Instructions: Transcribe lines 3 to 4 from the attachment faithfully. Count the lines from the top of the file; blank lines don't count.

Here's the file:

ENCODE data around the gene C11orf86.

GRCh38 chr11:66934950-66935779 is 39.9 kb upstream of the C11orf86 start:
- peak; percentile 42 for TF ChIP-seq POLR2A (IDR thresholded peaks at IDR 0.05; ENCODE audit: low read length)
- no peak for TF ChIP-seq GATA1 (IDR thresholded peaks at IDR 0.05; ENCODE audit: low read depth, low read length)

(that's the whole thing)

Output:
- peak; percentile 42 for TF ChIP-seq POLR2A (IDR thresholded peaks at IDR 0.05; ENCODE audit: low read length)
- no peak for TF ChIP-seq GATA1 (IDR thresholded peaks at IDR 0.05; ENCODE audit: low read depth, low read length)